Google Leaked Itself

Rand Fishkin, writing on the SparkToro blog:

On Sunday, May 5th, I received an email from a person claiming to have access to a massive leak of API documentation from inside Google’s Search division. The email further claimed that these leaked documents were confirmed as authentic by ex-Google employees, and that those ex-employees and others had shared additional, private information about Google’s search operations.

It seems this vast amount of information was published erroneously by Google to a GitHub repository in March, and then removed earlier this month. As Fishkin writes, it is evidence Google has been dishonest in its public statements about how Google Search works.

Fishkin specifically calls attention to media outlets that cover search engines and value the word of Google’s spokespeople. This has been a clever play by Google for years: because its specific ranking criteria have not been publicly known, it can confirm or deny rumours without having to square them with what the evidence shows.

Google’s ranking system seems to be biased in favour of larger businesses and more established websites, according to Fishkin’s analysis. This is not surprising. I am wondering how this fits with the declining quality of Google search results as small, highly-optimized pages full of machine-generated junk seem to rise to the top.

Mike King, iPullRank:

You’d be tempted to broadly call these “ranking factors,” but that would be imprecise. Many, even most, of them are ranking factors, but many are not. What I’ll do here is contextualize some of the most interesting ranking systems and features (at least, those I was able to find in the first few hours of reviewing this massive leak) based on my extensive research and things that Google has told/lied to us about over the years.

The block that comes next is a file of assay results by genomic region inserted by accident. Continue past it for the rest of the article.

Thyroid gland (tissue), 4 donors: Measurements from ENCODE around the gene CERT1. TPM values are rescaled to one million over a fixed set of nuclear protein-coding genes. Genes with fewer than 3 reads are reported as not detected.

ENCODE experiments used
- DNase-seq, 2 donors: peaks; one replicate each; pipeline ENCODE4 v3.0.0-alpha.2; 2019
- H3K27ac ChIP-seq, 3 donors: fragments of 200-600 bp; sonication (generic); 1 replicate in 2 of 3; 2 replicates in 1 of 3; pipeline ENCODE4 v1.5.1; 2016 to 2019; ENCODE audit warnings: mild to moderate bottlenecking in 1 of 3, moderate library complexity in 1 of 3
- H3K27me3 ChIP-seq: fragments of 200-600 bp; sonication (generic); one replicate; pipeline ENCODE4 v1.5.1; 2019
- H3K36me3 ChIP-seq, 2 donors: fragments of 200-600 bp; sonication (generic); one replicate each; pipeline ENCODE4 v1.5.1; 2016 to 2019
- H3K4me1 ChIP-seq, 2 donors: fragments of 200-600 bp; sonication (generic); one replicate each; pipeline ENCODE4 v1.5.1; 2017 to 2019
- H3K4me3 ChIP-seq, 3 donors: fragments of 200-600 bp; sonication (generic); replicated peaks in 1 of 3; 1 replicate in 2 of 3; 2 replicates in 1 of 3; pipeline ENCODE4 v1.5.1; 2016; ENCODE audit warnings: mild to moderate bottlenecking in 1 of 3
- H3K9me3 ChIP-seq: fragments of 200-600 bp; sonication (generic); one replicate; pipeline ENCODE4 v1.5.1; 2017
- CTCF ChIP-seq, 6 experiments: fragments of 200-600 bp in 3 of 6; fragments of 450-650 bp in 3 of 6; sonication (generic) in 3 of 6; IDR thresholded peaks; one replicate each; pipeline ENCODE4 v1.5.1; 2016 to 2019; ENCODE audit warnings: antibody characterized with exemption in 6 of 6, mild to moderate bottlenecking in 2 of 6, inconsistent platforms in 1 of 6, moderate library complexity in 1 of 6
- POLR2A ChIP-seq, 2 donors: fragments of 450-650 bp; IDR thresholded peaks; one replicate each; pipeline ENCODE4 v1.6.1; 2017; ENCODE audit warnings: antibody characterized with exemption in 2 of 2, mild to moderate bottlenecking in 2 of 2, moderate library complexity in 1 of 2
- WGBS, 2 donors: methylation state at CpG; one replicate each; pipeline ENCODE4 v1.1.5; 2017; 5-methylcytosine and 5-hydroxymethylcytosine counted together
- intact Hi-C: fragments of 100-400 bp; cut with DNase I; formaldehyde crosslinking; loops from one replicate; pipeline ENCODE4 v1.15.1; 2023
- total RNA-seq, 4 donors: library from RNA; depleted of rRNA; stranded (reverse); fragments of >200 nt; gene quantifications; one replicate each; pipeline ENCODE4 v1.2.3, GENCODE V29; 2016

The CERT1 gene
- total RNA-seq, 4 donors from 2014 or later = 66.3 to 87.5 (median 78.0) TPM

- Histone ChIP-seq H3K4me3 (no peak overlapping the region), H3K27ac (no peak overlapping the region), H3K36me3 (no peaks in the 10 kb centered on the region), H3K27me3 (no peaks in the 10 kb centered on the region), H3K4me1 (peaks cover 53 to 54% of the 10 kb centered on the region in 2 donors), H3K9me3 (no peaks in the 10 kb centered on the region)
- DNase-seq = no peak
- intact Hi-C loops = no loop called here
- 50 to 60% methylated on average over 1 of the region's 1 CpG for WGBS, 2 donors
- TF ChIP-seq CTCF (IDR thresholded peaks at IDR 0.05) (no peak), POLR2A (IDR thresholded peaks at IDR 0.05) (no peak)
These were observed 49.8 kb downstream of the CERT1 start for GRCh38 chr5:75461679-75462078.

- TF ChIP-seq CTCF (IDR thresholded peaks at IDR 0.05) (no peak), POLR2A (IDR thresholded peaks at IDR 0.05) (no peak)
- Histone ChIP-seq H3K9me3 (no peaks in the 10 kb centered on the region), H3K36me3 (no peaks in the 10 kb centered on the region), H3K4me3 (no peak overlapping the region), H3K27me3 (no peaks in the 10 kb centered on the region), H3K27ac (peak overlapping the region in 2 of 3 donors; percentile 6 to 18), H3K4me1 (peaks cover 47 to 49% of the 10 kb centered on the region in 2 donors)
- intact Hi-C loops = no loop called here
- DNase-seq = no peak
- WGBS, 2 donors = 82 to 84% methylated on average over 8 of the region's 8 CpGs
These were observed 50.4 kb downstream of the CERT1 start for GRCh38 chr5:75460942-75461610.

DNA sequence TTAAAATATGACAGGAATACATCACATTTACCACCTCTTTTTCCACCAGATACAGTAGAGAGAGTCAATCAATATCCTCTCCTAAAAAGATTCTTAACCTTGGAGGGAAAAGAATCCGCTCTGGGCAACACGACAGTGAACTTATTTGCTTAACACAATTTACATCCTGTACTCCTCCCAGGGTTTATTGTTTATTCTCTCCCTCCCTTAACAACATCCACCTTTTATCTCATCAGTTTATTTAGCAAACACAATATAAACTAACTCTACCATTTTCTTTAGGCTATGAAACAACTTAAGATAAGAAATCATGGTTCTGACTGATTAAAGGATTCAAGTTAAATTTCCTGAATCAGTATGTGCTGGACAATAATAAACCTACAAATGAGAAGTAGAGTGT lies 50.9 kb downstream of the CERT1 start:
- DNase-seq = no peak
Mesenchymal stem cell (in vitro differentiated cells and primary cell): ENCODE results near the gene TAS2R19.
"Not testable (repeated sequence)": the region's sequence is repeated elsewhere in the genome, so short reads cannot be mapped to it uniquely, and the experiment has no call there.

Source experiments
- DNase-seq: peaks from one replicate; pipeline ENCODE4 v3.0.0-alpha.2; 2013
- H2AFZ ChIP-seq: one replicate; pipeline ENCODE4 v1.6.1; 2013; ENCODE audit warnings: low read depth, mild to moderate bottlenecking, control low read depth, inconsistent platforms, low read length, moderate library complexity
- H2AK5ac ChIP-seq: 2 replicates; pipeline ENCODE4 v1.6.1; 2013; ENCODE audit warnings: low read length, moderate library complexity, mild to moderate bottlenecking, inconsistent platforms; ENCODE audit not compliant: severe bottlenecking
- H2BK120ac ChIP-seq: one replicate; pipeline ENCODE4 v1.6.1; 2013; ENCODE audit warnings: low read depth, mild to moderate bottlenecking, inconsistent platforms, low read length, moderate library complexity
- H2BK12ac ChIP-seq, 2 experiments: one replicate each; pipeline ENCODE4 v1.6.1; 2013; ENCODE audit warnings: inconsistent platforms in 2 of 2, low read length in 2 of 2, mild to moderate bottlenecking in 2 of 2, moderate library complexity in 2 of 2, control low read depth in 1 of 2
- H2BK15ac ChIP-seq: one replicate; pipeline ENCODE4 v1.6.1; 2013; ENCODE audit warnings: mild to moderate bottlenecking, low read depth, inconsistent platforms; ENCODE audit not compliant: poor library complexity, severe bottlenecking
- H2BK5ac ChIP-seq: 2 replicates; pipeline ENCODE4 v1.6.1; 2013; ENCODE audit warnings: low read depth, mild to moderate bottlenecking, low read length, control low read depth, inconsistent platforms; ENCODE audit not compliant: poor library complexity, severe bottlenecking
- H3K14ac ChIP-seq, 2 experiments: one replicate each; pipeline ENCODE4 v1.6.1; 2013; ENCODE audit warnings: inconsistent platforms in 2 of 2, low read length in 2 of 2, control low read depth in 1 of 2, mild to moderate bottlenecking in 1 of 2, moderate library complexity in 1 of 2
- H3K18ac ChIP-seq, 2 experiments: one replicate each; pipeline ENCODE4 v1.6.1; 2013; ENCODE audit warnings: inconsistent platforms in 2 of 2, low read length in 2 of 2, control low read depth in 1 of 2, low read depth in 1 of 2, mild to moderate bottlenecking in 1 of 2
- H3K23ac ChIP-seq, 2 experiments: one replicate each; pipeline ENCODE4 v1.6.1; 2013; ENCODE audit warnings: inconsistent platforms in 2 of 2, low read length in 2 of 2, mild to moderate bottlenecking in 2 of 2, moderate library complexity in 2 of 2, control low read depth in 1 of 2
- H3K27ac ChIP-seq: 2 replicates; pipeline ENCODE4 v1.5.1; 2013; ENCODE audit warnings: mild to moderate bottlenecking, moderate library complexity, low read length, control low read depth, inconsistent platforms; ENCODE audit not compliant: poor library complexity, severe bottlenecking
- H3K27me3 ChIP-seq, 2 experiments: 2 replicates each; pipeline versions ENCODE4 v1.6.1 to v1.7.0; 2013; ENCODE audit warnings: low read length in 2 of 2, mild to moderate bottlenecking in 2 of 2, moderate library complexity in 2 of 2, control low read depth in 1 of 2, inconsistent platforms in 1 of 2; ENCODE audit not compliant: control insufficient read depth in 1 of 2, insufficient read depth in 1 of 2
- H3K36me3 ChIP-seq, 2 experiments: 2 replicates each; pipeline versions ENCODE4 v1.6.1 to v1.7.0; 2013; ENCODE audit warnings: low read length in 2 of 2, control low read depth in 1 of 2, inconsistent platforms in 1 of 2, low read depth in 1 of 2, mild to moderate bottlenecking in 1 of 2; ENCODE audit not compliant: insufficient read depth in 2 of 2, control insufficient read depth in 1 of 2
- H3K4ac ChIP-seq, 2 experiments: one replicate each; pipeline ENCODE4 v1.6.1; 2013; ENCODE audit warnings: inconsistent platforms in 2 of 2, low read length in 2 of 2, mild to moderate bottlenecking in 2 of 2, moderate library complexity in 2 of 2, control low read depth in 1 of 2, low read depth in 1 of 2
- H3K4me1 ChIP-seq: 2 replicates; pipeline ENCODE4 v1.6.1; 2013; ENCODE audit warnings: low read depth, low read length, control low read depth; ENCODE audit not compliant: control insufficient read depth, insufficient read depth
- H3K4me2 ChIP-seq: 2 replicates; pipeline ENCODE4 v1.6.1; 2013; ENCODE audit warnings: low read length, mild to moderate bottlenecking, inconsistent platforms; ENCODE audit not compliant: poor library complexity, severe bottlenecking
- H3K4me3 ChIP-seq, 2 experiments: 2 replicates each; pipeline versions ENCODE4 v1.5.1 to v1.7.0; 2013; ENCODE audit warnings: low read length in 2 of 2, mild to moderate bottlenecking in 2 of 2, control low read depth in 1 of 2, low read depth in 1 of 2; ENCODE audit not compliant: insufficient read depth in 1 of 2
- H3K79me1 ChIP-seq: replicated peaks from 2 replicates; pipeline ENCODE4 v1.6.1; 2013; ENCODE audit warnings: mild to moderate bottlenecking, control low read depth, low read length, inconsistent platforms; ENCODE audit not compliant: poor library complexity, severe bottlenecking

“Lied” is harsh, but it’s the only accurate word to use here. While I don’t necessarily fault Google’s public representatives for protecting their proprietary information, I do take issue with their efforts to actively discredit people in the marketing, tech, and journalism worlds who have presented reproducible discoveries. My advice to future Googlers speaking on these topics: Sometimes it’s better to simply say “we can’t talk about that.” Your credibility matters, and when leaks like this and testimony like the DOJ trial come out, it becomes impossible to trust your future statements.

One of the things potentially tracked by Google for search purposes is Chrome browsing data, something Google has denied. The variable in question — chromeInTotal — and the minimal description offered — “site-level Chrome views” — seem open to interpretation. Perhaps this is only recorded in some circumstances, or it depends on user preferences, or is not actually part of search rankings, or is entirely unused. But it certainly suggests aggregate website visits in Chrome, the world’s most popular web browser, are used to inform rankings without users’ knowledge.

Update: Google says the leaked documents are real, but warns “against making inaccurate assumptions”. In fairness, I would like to make more accurate assumptions.